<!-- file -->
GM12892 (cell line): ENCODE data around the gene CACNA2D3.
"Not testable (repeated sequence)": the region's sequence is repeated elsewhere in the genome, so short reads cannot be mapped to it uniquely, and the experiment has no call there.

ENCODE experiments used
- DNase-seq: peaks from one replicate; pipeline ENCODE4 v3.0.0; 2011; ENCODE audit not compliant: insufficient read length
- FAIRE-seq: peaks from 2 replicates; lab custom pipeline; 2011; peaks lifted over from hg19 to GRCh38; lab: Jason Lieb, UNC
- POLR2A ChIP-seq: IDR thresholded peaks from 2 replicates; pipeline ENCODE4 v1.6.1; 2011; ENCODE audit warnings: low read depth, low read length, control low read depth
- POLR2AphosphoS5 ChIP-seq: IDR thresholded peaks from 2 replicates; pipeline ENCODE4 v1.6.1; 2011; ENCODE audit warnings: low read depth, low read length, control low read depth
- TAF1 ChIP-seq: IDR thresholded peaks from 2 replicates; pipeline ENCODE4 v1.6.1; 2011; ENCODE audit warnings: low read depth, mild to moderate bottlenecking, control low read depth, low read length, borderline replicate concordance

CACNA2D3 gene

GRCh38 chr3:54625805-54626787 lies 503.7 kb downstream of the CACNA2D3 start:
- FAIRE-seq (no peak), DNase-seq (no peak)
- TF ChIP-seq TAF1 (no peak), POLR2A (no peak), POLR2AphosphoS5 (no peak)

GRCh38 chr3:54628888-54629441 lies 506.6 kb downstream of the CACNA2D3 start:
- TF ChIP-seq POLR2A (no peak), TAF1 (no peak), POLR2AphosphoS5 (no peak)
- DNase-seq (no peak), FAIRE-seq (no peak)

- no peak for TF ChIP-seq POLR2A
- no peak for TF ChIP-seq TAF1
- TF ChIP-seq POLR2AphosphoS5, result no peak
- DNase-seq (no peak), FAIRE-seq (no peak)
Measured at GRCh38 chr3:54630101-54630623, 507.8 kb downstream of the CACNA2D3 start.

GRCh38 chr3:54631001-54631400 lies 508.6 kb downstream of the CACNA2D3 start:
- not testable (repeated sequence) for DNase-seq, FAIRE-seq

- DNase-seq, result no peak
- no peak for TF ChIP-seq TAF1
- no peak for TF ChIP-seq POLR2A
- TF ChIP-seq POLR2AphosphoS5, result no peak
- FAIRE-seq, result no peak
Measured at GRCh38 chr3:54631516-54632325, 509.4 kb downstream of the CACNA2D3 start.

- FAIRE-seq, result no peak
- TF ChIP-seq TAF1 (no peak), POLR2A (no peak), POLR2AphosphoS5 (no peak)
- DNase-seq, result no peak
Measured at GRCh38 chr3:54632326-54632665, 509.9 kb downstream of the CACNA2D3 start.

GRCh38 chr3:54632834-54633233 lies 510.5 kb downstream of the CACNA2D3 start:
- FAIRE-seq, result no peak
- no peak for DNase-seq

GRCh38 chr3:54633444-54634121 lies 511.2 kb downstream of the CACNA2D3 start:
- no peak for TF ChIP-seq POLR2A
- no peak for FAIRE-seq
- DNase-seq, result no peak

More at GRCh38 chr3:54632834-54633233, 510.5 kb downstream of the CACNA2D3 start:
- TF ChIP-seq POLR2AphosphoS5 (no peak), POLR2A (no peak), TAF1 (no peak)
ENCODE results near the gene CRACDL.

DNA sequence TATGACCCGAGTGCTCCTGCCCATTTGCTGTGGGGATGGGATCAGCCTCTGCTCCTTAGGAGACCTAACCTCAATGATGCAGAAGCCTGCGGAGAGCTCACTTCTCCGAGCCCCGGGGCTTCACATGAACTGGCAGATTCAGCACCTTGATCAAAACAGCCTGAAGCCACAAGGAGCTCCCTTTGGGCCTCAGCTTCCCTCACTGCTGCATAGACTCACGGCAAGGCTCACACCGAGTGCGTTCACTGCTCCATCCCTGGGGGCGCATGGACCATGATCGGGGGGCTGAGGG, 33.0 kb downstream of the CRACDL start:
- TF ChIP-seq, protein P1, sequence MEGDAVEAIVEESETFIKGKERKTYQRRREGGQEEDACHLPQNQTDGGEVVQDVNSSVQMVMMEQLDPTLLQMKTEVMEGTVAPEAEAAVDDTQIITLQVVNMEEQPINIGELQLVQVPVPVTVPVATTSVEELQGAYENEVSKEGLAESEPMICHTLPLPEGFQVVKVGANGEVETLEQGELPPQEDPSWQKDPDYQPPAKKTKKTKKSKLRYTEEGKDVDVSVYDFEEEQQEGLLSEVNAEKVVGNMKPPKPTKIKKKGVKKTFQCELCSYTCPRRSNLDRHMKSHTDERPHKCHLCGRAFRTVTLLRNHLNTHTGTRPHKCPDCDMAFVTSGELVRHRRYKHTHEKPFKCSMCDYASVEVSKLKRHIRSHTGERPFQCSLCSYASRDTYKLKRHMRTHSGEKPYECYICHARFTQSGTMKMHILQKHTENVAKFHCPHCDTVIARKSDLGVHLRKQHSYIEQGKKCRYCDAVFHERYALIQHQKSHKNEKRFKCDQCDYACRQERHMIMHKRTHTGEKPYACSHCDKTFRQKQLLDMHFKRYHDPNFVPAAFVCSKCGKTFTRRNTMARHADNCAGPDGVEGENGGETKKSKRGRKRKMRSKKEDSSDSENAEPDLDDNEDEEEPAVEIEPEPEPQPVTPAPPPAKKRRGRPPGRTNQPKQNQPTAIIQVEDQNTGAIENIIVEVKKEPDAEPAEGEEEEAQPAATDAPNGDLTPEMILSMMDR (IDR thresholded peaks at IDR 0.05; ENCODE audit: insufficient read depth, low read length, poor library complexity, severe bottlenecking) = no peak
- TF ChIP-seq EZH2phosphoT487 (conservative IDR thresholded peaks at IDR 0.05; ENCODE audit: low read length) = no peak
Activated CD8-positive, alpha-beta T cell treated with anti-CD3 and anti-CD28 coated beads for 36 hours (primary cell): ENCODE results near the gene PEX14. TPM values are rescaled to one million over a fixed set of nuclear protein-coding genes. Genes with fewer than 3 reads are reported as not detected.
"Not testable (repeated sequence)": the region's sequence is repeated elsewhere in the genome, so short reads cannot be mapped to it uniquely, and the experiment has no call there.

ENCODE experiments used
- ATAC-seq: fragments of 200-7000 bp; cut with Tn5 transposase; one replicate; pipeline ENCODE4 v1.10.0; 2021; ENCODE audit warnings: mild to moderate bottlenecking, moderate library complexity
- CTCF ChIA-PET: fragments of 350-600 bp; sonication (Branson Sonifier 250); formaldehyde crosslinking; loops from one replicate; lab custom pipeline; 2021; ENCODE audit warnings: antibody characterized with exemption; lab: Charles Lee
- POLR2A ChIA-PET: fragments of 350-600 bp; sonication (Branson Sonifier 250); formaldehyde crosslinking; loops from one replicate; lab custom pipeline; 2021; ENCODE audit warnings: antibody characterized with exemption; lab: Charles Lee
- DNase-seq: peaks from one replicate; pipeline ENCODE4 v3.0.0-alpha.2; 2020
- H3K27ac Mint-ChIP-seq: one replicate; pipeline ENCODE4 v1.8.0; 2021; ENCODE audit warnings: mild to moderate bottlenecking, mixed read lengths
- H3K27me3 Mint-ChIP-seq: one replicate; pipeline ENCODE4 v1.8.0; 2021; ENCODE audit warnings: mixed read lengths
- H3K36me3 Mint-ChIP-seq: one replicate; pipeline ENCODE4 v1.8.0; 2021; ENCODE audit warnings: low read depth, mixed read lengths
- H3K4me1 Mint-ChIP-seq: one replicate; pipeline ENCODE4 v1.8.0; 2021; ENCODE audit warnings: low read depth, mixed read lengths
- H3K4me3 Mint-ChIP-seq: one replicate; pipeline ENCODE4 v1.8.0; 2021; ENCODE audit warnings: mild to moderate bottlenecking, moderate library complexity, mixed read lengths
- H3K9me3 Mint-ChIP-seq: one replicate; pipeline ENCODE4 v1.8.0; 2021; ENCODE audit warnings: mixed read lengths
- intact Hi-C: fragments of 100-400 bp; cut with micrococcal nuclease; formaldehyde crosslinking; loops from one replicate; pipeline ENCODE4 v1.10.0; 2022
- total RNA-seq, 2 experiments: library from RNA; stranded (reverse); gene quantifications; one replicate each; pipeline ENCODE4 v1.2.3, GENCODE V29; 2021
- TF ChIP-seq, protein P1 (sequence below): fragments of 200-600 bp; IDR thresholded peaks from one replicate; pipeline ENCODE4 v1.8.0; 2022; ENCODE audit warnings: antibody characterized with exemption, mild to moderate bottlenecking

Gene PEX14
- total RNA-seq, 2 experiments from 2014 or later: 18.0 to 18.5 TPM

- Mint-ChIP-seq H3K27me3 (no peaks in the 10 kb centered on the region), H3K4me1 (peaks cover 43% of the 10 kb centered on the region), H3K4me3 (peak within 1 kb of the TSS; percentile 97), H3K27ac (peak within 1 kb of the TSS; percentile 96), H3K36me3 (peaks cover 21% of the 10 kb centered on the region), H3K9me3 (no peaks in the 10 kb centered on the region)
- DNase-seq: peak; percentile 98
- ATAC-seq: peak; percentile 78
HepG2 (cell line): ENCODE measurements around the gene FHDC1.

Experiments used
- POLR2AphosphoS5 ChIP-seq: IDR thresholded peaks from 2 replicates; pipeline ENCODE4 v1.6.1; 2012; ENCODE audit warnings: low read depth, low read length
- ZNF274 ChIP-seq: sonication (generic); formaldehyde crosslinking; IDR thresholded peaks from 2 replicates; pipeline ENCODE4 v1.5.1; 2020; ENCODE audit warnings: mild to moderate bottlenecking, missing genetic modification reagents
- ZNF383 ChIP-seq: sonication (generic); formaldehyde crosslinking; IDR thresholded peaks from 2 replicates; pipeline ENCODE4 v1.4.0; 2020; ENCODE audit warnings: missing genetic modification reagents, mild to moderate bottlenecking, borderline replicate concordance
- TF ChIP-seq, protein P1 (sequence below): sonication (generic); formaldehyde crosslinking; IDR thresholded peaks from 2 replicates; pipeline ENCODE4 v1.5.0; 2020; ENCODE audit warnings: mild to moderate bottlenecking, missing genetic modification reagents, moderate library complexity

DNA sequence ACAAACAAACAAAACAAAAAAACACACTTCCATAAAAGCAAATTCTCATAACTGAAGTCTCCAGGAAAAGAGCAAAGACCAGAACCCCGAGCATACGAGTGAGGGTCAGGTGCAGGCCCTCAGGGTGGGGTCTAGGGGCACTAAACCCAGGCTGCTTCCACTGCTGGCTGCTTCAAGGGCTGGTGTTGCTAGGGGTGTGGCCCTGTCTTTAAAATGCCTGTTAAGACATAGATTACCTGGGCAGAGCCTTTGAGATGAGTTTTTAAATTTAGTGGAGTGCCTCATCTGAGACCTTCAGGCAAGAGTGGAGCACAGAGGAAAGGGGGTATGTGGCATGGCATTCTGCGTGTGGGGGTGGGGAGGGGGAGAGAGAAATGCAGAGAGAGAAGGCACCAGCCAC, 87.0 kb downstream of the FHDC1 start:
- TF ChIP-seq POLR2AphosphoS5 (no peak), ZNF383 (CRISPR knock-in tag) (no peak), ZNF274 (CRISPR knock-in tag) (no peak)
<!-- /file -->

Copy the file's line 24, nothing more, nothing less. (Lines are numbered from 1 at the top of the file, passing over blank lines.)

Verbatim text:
- no peak for TF ChIP-seq TAF1